In a conversation about graduate school and the impostor syndrome with a good friend, she blatantly rejected the term: “I don’t buy into the impostor syndrome. The root of the term necessitates the importance of belonging in the university.”
My friend saw the term as a mechanism of assimilation to a structure that was never meant for first-generation students of color from working-class backgrounds. This conversation sparked many ideas I had about the paths offered within academia. My friend makes very compelling points in that paths into academia, including senior-level faculty, administrators, and students, are not representative nor reflective of larger national demographics. While these numbers are changing, they are moving at a painfully slow rate.
Inclusivity includes representation in terms of faculty, administrators, students, curriculum, and co-curricular components. The problem with the impostor syndrome is that it centers on a series of symptoms solely focusing on an individualistic problem or disorder. Attention and accountability is taken away from larger systemic and historical issues at play that are in part responsible for creating physical and ideological separation. The borders are literal: locating mentors who have the time and understanding of being underrepresented and in a doctoral program, grappling with higher attrition rates, longer completion times, and challenges linked with networking as a first generation student. The divisions are also ideological in terms of coping with stereotypes, taking on additional work with respect to diversity not always valued in the same way as research is, and the pressure of finding safe spaces without promoting self-segregation.
Identity entails multiple facets, this includes the recognition of race, gender, sexuality, religion, and class as existing within an intersection and not separate or distinct from one another. Failing to recognize these critical aspects as somehow independent risks homogenizing groups and experiences. The term leaves no room for interrogating institutional factors at play responsible for perpetuating mechanisms of social order that marginalize underrepresented groups.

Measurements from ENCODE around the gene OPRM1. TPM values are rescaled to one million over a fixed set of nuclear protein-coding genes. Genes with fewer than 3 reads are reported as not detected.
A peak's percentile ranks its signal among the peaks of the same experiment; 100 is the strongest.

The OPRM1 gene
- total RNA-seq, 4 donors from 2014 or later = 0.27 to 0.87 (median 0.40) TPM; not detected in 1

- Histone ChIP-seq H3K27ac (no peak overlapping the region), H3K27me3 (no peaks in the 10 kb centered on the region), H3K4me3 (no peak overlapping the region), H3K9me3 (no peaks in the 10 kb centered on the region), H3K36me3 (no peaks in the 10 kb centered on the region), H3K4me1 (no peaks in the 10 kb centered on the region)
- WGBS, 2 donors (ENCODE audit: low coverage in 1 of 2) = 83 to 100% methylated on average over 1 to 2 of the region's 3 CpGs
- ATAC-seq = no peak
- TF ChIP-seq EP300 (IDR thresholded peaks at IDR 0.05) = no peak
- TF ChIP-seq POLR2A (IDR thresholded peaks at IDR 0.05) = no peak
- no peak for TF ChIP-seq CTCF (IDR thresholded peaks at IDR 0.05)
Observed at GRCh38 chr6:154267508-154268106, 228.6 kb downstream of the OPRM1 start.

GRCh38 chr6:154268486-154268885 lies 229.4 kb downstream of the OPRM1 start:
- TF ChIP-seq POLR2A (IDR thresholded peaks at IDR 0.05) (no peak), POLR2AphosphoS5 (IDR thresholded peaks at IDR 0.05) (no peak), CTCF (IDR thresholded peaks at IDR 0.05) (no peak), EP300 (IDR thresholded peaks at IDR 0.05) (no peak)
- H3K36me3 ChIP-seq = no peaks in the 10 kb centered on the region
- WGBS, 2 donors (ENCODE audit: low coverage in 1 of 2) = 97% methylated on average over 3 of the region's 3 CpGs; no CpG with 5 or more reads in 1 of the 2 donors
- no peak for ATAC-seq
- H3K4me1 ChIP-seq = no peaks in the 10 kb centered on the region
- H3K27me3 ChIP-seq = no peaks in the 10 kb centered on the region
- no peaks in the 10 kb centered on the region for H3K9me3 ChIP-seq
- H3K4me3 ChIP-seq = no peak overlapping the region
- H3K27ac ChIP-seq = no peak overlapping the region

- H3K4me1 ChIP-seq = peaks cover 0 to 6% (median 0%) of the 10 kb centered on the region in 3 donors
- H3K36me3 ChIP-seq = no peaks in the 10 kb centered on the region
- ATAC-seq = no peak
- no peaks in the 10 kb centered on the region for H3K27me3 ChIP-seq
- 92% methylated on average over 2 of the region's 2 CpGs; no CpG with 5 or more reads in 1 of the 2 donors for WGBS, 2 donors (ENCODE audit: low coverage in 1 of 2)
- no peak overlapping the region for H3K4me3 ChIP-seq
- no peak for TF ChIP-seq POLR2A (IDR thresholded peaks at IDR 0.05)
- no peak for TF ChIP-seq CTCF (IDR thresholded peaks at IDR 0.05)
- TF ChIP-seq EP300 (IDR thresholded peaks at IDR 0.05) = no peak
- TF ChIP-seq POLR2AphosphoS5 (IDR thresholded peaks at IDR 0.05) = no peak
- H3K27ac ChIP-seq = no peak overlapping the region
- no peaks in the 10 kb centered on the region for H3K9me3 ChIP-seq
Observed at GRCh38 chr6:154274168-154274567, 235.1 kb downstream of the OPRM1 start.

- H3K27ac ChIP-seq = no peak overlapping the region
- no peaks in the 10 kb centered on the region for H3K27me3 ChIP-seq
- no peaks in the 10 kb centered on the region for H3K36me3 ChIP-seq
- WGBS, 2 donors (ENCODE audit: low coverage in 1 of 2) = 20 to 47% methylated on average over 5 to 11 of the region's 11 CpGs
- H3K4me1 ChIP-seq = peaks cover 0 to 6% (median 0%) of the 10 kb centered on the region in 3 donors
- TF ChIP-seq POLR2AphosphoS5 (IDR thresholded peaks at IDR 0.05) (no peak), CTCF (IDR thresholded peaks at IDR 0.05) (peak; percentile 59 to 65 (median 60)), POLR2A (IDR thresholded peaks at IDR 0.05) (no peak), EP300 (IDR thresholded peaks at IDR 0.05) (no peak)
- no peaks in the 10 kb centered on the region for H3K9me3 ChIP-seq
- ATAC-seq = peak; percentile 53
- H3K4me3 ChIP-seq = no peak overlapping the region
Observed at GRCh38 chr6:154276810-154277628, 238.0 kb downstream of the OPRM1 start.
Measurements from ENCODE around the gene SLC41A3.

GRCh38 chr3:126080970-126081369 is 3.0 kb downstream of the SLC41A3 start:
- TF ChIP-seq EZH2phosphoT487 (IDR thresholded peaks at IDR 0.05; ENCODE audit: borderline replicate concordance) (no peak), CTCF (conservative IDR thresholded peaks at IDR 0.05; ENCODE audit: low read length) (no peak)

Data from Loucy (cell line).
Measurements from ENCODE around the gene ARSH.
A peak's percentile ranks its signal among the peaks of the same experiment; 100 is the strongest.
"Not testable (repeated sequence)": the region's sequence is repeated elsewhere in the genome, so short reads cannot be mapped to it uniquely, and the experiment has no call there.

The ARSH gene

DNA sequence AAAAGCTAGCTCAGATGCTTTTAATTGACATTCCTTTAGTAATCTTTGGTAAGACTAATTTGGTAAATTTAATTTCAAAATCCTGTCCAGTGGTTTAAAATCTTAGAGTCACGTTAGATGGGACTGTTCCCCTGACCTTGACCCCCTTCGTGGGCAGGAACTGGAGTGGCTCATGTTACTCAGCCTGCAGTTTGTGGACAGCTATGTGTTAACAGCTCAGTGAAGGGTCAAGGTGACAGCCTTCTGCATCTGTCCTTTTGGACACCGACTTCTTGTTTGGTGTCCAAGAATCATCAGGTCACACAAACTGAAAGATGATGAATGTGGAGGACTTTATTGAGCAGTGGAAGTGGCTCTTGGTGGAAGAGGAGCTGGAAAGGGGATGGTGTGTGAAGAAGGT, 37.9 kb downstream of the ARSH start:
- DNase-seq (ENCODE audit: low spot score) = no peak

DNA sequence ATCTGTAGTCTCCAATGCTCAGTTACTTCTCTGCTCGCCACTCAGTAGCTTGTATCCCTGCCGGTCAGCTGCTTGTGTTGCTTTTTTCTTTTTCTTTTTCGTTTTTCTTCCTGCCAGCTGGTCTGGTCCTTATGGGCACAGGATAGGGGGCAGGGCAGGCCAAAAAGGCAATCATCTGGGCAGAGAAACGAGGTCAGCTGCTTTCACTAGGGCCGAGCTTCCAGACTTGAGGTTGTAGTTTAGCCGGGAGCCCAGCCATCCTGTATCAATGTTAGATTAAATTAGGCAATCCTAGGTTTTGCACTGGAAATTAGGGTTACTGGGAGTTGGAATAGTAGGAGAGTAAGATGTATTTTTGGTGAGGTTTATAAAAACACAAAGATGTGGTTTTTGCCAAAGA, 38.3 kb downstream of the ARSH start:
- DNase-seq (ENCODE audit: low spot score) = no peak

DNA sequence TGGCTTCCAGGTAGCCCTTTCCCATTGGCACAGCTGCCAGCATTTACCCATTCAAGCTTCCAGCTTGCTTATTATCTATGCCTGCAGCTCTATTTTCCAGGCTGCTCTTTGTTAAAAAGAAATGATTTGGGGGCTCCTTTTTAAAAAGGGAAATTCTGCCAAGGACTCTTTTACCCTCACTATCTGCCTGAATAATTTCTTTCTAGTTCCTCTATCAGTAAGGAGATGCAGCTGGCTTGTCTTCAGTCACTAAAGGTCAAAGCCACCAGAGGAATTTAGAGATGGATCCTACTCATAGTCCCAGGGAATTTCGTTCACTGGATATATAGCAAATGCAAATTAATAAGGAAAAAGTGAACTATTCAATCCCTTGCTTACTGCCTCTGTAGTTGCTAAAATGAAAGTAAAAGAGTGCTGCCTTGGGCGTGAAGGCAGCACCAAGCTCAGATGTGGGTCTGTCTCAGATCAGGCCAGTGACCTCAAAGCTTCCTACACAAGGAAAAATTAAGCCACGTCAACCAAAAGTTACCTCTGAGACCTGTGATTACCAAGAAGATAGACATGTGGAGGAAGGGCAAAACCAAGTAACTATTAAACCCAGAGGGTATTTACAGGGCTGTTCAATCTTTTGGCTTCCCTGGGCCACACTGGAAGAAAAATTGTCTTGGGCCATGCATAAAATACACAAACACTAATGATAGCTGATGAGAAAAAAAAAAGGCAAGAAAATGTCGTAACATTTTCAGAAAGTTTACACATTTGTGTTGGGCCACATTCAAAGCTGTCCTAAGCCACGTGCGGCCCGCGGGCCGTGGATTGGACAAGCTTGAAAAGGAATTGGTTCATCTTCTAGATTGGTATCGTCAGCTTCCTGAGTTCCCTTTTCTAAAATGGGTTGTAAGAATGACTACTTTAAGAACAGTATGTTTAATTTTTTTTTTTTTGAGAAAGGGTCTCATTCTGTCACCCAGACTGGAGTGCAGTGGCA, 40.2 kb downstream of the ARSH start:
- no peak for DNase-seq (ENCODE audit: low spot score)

Doctoral programs that reflect national demographics function as one component, but numbers must be coupled with curriculum and student affair components. By this I refer to having a multidimensional approach recognizing the complexity that fuels the impostor syndrome as linked to discrimination and exclusion. For example, Ethnic Studies departments are often located as separate, when, in reality, the material taught should be (and sometimes already are) present in numerous departments, e.g. History of Race and Science, Race and Medicine, and/or Literature—what stories are told and by whom? As soon as I began changing my perspective, so did my positionality and understanding. Lived experiences are a springboard for knowledge development. Diversity and how it is valued goes hand-in-hand with visibility, acceptance, and what types of knowledges are valued.
Let’s be real. In renouncing the term, I do not pretend that the daily and long-term challenges associated with impostor syndrome do not exist. As a first-generation Latina from a working-class background, there have been multiple times where the impostor syndrome has loomed its meddlesome head, e.g., confronting stark differences in upbringing and social capital compared to peers from middle and upper-middle class backgrounds. These differences were and continue to be a fact.
Instead, the language must be revised in order to provide an accurate analytical lens necessary in fully encompassing the various and complex factors shaping the mental health of underrepresented and doctoral students as a whole. Recognizing our multiple identities as intersectional and creating the term(s) to more concisely examine this phenomenon point to the importance of accountability.
Assimilation is a reality that many underrepresented doctoral students must confront, at the cost of a dominant culture that rejects one’s existence. Anger and frustration is sometimes (mis)read as self-isolation when in reality it is fueled by the lack of recognition of historical factors fueling stratification.
What is the best way to keep moving forward, despite these numerous challenges? I certainly do not have all of the answers. Academia, however, by its very nature, is a segregating space. My advice is to make sure to have an identity outside of graduate school. While being in academia encompasses a significant portion of one’s identity, it is just that, an aspect. Remember we have multiple facets that define us and require our time, care, and attention.
Even if it is just a few minutes a day, make sure to connect with people outside of the academia. For me there was always something very comforting in sharing my work and research with my parents especially. While they did not have the privilege of attending college, they are very much intellectuals whose experiential knowledge have allowed them to bear witness to many of the issues at the heart of institutional oppression. The ivory tower is a privileged place, but one that demands extra self-care and consideration. For each one of us, this means something different. My former roommate took up surfing. At first she was so terrified of being in the water that it was the only way to take her mind off of graduate school. I would not recommend such extreme lengths, but my point is that mental balance and health oblige careful consideration.
Mental-health in the context of graduate school impacts all graduate students. In order to begin to best investigate its complexities, it is important to first have the tools, language, and resources necessary to re-examine the ways in which we approach the well-being of doctoral students. We must move beyond the role of impostor.